Thames's television adaptation of Crisp’s autobiography The Naked Civil Servant eight years after he wrote it took Britain by storm and made Crisp an overnight celebrity. John Hurt's unforgettable performance as Crisp won him a BAFTA for Best Actor, while director Jack Gold won the Academy's highest commendation, The Desmond Davies Award, for outstanding creative contribution to television. Credit for the film's success also goes to screenwriter Philip Mackie and producer Verity Lambert. Perhaps the highest praise is Crisp's christening of John Hurt as his "representative on earth."
Thanks to Freemantle Media
Quentin Crisp moved to America at age seventy-two, "when people my age rocked themselves asleep in nursing home. Not me! I want my time lived!" And live his life Quentin Crisp certainly did. Setting off on the journey of a lifetime to New York City on September 13, 1981, the out-spoken Quentin Crisp was immediately embraced by New Yorkers and before long wined and dined by celebrities in every corner of the city. Mr. Crisp’s romantic view of New York and America was coloured by wartime relationships with GIs in London and by a love of Hollywood movies. The film was nominated and won prizes at a number of festivals.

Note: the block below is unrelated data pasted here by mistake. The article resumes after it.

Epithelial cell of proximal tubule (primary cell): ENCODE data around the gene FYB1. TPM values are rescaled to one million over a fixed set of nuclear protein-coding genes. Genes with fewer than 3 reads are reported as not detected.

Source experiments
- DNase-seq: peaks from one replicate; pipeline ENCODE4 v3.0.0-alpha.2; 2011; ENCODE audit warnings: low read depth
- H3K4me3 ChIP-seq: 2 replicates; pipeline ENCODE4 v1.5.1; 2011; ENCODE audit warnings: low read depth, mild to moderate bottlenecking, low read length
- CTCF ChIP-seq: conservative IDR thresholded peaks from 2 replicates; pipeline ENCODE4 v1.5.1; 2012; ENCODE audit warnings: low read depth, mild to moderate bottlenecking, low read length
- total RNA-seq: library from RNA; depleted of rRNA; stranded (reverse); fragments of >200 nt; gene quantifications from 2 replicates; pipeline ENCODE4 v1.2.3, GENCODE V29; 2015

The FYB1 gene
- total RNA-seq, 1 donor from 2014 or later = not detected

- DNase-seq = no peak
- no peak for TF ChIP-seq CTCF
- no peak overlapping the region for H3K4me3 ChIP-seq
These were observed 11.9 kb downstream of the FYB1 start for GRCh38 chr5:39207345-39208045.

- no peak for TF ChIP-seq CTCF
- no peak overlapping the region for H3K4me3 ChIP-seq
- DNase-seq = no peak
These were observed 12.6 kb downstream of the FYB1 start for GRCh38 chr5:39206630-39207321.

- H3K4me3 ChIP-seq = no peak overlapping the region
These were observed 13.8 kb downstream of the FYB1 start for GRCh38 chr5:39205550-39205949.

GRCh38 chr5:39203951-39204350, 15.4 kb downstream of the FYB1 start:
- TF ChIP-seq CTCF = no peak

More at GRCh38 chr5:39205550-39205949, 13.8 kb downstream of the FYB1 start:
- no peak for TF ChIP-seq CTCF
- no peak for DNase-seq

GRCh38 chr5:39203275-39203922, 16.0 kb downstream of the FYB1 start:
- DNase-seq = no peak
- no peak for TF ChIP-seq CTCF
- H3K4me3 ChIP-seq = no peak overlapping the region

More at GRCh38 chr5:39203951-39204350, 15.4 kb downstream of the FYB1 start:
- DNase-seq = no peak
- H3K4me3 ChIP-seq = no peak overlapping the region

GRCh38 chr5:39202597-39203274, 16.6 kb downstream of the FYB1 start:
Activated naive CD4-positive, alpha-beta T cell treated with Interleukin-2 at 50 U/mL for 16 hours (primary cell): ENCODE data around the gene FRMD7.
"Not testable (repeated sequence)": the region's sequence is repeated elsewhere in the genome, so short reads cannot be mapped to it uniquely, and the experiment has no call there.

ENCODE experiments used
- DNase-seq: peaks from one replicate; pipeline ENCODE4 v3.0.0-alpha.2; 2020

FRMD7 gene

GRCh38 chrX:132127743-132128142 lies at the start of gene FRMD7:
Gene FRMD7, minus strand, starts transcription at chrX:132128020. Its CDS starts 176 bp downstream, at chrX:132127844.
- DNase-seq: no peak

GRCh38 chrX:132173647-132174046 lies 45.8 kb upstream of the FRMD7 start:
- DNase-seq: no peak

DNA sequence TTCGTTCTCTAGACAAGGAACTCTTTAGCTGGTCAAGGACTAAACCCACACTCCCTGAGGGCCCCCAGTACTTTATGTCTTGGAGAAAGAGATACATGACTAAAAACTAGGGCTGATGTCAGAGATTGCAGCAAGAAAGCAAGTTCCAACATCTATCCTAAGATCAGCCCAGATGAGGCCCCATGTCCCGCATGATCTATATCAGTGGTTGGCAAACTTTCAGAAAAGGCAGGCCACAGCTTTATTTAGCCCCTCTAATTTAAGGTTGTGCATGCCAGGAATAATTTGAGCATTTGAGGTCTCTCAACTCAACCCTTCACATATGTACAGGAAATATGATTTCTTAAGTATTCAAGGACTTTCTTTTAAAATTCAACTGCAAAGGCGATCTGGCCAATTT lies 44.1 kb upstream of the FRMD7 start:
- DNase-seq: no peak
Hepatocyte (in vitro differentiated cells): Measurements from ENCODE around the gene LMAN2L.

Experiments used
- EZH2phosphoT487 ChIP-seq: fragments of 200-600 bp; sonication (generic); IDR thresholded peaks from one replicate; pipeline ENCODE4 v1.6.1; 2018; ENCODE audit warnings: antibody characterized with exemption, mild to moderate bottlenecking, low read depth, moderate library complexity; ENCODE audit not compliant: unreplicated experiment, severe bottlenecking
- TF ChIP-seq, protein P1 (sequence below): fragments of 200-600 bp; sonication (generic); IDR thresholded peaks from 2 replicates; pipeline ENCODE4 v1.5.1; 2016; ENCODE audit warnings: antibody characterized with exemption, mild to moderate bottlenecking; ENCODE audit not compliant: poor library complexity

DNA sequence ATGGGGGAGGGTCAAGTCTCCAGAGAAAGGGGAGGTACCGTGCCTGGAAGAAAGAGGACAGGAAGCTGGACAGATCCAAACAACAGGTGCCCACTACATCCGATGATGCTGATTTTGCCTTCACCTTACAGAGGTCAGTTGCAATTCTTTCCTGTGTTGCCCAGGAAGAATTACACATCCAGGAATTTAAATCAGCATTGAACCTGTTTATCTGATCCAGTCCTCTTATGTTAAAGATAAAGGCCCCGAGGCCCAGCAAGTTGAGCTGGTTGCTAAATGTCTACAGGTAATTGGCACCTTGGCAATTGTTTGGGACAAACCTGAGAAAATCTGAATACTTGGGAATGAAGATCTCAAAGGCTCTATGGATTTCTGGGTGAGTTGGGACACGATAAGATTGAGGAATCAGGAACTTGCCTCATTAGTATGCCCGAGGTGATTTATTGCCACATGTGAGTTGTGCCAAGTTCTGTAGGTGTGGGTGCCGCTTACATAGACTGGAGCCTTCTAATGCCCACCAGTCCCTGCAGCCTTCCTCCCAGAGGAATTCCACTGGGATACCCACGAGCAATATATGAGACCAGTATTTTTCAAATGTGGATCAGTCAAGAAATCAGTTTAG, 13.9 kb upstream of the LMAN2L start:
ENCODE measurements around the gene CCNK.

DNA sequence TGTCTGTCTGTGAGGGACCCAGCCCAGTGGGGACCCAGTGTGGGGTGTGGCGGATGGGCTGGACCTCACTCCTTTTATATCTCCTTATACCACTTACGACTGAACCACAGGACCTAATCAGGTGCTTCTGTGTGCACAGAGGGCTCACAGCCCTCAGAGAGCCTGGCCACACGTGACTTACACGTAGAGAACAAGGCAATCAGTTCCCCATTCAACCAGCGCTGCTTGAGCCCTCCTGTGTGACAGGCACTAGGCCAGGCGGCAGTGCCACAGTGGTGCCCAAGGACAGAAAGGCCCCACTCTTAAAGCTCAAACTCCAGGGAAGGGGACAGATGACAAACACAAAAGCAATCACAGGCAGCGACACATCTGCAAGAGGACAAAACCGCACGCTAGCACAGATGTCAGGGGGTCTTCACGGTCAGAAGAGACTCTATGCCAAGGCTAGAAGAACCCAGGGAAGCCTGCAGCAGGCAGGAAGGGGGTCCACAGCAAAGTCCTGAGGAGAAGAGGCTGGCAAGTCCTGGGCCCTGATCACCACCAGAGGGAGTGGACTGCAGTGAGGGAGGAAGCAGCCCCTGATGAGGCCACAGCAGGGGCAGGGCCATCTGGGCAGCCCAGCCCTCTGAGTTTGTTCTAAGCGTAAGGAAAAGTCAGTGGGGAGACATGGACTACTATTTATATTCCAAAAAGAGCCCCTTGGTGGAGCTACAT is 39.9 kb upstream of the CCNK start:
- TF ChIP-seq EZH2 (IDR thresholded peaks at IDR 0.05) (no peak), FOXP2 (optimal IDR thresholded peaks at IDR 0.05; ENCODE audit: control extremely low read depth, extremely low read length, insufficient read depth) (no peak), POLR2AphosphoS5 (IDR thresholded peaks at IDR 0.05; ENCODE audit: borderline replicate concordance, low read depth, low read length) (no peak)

Thanks to Momentum Pictures
The narrative revolves around two sisters during and shortly after the wedding party of one of them, while Earth is about to collide with an approaching rogue planet. The film prominently features music from Richard Wagner's prelude to his opera Tristan und Isolde. Trier's initial inspiration for the film came from a depressive episode he suffered and the insight that depressed people remain calm in stressful situations. The film was much feted at Festivals and the lead actresses gave prize-winning performances. Lars von Trier ‘ has made one of the most unforgettable, unshakably unique films of this year.’ Jim Tudor.